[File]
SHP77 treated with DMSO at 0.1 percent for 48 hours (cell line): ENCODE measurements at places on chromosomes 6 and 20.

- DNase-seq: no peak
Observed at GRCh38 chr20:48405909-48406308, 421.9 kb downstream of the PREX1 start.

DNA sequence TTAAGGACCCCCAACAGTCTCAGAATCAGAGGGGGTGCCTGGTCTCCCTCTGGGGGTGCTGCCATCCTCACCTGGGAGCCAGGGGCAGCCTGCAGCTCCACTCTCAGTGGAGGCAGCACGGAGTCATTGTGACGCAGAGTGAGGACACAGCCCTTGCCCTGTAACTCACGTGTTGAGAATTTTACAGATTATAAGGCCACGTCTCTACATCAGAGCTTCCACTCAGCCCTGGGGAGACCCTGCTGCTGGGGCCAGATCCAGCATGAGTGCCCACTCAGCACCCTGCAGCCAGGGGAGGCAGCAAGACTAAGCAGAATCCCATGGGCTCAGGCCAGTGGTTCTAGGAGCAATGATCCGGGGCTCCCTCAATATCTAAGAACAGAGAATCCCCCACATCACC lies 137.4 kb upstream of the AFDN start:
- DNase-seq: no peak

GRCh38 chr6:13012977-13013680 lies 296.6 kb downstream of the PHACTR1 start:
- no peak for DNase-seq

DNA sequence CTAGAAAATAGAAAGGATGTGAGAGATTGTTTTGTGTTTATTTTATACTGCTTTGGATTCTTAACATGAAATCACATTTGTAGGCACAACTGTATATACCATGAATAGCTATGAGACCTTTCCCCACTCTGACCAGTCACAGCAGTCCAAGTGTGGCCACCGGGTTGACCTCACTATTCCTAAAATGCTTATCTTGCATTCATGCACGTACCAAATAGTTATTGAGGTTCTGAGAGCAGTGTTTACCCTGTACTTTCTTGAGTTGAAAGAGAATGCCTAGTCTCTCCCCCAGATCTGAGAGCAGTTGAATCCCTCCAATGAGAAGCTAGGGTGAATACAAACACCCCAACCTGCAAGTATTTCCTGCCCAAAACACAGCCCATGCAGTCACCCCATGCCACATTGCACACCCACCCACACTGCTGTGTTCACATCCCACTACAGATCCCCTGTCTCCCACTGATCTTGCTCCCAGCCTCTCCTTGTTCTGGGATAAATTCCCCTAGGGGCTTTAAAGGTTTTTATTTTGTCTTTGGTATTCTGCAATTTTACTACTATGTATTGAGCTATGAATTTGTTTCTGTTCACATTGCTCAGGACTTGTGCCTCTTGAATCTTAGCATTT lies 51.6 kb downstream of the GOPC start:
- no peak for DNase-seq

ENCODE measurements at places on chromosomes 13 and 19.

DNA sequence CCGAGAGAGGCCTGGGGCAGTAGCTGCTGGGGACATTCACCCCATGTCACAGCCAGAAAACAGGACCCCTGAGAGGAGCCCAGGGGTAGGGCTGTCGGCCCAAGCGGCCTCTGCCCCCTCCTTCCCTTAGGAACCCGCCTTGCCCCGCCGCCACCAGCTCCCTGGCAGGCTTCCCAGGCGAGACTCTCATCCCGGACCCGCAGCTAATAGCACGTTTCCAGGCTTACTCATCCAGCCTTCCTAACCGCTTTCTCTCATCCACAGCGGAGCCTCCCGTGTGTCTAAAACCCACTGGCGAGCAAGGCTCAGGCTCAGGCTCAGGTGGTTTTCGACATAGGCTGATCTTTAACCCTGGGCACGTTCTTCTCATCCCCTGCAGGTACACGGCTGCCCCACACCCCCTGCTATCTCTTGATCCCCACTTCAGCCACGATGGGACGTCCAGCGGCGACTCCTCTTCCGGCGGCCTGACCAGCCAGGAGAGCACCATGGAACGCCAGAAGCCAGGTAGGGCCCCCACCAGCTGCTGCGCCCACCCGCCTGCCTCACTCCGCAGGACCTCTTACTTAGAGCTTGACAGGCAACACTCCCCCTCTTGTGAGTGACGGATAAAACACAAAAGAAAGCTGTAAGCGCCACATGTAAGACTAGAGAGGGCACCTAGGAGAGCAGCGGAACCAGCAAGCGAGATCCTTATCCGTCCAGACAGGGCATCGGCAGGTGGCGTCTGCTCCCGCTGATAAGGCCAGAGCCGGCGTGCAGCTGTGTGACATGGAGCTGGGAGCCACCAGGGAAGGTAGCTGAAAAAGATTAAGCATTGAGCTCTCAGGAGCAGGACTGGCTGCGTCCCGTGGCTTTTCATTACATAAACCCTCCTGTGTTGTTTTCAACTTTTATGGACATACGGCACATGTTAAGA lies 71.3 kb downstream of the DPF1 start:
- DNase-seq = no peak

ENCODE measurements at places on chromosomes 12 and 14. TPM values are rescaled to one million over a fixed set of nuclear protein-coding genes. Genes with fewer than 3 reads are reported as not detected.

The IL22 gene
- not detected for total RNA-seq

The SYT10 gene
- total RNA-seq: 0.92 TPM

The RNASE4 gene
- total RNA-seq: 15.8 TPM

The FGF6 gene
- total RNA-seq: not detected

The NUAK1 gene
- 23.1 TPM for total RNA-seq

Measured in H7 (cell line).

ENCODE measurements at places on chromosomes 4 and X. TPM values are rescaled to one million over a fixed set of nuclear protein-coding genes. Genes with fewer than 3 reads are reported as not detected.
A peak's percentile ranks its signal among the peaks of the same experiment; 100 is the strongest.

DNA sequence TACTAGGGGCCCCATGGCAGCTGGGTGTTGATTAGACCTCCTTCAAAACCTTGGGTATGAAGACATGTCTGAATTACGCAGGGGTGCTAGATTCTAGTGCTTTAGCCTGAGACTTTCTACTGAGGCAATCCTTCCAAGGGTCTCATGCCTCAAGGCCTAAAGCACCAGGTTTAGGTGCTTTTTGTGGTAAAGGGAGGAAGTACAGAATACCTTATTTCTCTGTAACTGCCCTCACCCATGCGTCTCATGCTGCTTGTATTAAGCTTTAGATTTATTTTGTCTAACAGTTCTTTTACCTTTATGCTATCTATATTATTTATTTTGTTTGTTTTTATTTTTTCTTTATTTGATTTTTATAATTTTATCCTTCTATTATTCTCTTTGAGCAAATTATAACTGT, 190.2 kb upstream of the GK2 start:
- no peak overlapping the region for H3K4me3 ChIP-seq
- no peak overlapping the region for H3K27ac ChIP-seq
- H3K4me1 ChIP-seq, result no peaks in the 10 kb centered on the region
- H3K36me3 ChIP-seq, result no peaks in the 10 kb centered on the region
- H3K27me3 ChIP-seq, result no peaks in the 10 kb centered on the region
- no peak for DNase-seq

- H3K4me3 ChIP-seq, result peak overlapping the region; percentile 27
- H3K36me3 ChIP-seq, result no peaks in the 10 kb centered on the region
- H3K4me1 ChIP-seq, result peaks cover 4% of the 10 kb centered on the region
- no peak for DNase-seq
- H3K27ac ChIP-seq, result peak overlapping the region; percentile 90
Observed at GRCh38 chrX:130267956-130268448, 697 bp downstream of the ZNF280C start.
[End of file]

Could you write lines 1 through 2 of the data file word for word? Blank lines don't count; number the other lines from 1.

SHP77 treated with DMSO at 0.1 percent for 48 hours (cell line): ENCODE measurements at places on chromosomes 6 and 20.

- DNase-seq: no peak